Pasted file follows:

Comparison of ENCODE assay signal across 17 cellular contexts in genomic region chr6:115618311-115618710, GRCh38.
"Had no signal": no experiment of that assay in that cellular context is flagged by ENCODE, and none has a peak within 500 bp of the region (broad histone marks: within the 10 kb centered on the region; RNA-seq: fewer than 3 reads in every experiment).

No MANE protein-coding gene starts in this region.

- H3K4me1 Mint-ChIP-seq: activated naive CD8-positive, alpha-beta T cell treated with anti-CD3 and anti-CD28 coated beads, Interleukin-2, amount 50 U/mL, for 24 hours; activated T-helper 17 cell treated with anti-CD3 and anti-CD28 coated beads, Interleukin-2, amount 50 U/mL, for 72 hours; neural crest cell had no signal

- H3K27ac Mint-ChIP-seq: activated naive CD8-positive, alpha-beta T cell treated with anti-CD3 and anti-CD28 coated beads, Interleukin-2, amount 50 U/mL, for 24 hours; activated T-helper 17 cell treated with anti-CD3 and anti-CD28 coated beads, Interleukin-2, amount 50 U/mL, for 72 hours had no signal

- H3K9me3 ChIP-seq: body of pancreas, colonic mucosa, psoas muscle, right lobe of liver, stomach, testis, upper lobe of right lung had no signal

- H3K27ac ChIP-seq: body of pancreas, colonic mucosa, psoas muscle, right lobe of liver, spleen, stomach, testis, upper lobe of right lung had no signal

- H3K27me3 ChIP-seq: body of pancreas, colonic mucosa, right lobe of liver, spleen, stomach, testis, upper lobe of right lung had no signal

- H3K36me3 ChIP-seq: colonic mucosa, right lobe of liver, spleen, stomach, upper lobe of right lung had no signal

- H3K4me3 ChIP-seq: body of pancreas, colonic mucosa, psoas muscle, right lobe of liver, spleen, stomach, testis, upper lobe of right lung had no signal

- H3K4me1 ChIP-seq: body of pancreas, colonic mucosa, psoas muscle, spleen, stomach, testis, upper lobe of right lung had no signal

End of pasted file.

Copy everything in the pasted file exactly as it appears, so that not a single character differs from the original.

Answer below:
Comparison of ENCODE assay signal across 17 cellular contexts in genomic region chr6:115618311-115618710, GRCh38.
"Had no signal": no experiment of that assay in that cellular context is flagged by ENCODE, and none has a peak within 500 bp of the region (broad histone marks: within the 10 kb centered on the region; RNA-seq: fewer than 3 reads in every experiment).

No MANE protein-coding gene starts in this region.

- H3K4me1 Mint-ChIP-seq: activated naive CD8-positive, alpha-beta T cell treated with anti-CD3 and anti-CD28 coated beads, Interleukin-2, amount 50 U/mL, for 24 hours; activated T-helper 17 cell treated with anti-CD3 and anti-CD28 coated beads, Interleukin-2, amount 50 U/mL, for 72 hours; neural crest cell had no signal

- H3K27ac Mint-ChIP-seq: activated naive CD8-positive, alpha-beta T cell treated with anti-CD3 and anti-CD28 coated beads, Interleukin-2, amount 50 U/mL, for 24 hours; activated T-helper 17 cell treated with anti-CD3 and anti-CD28 coated beads, Interleukin-2, amount 50 U/mL, for 72 hours had no signal

- H3K9me3 ChIP-seq: body of pancreas, colonic mucosa, psoas muscle, right lobe of liver, stomach, testis, upper lobe of right lung had no signal

- H3K27ac ChIP-seq: body of pancreas, colonic mucosa, psoas muscle, right lobe of liver, spleen, stomach, testis, upper lobe of right lung had no signal

- H3K27me3 ChIP-seq: body of pancreas, colonic mucosa, right lobe of liver, spleen, stomach, testis, upper lobe of right lung had no signal

- H3K36me3 ChIP-seq: colonic mucosa, right lobe of liver, spleen, stomach, upper lobe of right lung had no signal

- H3K4me3 ChIP-seq: body of pancreas, colonic mucosa, psoas muscle, right lobe of liver, spleen, stomach, testis, upper lobe of right lung had no signal

- H3K4me1 ChIP-seq: body of pancreas, colonic mucosa, psoas muscle, spleen, stomach, testis, upper lobe of right lung had no signal